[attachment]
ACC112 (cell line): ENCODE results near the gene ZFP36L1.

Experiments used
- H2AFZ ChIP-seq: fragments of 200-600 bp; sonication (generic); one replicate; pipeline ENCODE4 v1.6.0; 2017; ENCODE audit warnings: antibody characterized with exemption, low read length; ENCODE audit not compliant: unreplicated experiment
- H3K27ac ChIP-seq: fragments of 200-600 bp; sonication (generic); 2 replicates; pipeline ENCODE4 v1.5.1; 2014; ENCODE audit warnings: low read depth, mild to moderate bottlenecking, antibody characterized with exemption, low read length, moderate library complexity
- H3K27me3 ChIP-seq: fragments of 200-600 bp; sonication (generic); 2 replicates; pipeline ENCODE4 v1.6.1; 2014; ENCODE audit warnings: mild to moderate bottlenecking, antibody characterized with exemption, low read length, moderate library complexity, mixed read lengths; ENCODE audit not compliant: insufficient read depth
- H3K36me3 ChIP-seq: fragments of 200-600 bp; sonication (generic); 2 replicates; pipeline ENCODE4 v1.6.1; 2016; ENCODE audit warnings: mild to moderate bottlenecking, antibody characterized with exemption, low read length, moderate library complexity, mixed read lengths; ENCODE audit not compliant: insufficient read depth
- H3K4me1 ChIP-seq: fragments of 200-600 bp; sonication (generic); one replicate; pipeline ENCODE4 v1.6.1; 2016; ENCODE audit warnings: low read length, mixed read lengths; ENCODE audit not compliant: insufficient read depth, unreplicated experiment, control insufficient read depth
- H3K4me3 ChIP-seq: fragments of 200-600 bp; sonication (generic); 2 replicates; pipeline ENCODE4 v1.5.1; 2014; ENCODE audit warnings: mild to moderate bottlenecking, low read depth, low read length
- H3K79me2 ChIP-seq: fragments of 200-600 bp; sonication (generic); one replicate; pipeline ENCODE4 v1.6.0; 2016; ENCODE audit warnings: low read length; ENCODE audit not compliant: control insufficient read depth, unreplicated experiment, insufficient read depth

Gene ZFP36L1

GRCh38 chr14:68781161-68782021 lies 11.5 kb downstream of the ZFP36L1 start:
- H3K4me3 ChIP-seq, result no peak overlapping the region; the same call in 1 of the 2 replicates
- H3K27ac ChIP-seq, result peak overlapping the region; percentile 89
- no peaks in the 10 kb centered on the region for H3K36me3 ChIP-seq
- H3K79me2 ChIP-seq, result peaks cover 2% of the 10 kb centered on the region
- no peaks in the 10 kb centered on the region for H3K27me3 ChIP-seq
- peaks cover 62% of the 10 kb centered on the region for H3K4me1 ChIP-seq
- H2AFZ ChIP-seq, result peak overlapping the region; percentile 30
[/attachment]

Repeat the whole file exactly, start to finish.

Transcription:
ACC112 (cell line): ENCODE results near the gene ZFP36L1.

Experiments used
- H2AFZ ChIP-seq: fragments of 200-600 bp; sonication (generic); one replicate; pipeline ENCODE4 v1.6.0; 2017; ENCODE audit warnings: antibody characterized with exemption, low read length; ENCODE audit not compliant: unreplicated experiment
- H3K27ac ChIP-seq: fragments of 200-600 bp; sonication (generic); 2 replicates; pipeline ENCODE4 v1.5.1; 2014; ENCODE audit warnings: low read depth, mild to moderate bottlenecking, antibody characterized with exemption, low read length, moderate library complexity
- H3K27me3 ChIP-seq: fragments of 200-600 bp; sonication (generic); 2 replicates; pipeline ENCODE4 v1.6.1; 2014; ENCODE audit warnings: mild to moderate bottlenecking, antibody characterized with exemption, low read length, moderate library complexity, mixed read lengths; ENCODE audit not compliant: insufficient read depth
- H3K36me3 ChIP-seq: fragments of 200-600 bp; sonication (generic); 2 replicates; pipeline ENCODE4 v1.6.1; 2016; ENCODE audit warnings: mild to moderate bottlenecking, antibody characterized with exemption, low read length, moderate library complexity, mixed read lengths; ENCODE audit not compliant: insufficient read depth
- H3K4me1 ChIP-seq: fragments of 200-600 bp; sonication (generic); one replicate; pipeline ENCODE4 v1.6.1; 2016; ENCODE audit warnings: low read length, mixed read lengths; ENCODE audit not compliant: insufficient read depth, unreplicated experiment, control insufficient read depth
- H3K4me3 ChIP-seq: fragments of 200-600 bp; sonication (generic); 2 replicates; pipeline ENCODE4 v1.5.1; 2014; ENCODE audit warnings: mild to moderate bottlenecking, low read depth, low read length
- H3K79me2 ChIP-seq: fragments of 200-600 bp; sonication (generic); one replicate; pipeline ENCODE4 v1.6.0; 2016; ENCODE audit warnings: low read length; ENCODE audit not compliant: control insufficient read depth, unreplicated experiment, insufficient read depth

Gene ZFP36L1

GRCh38 chr14:68781161-68782021 lies 11.5 kb downstream of the ZFP36L1 start:
- H3K4me3 ChIP-seq, result no peak overlapping the region; the same call in 1 of the 2 replicates
- H3K27ac ChIP-seq, result peak overlapping the region; percentile 89
- no peaks in the 10 kb centered on the region for H3K36me3 ChIP-seq
- H3K79me2 ChIP-seq, result peaks cover 2% of the 10 kb centered on the region
- no peaks in the 10 kb centered on the region for H3K27me3 ChIP-seq
- peaks cover 62% of the 10 kb centered on the region for H3K4me1 ChIP-seq
- H2AFZ ChIP-seq, result peak overlapping the region; percentile 30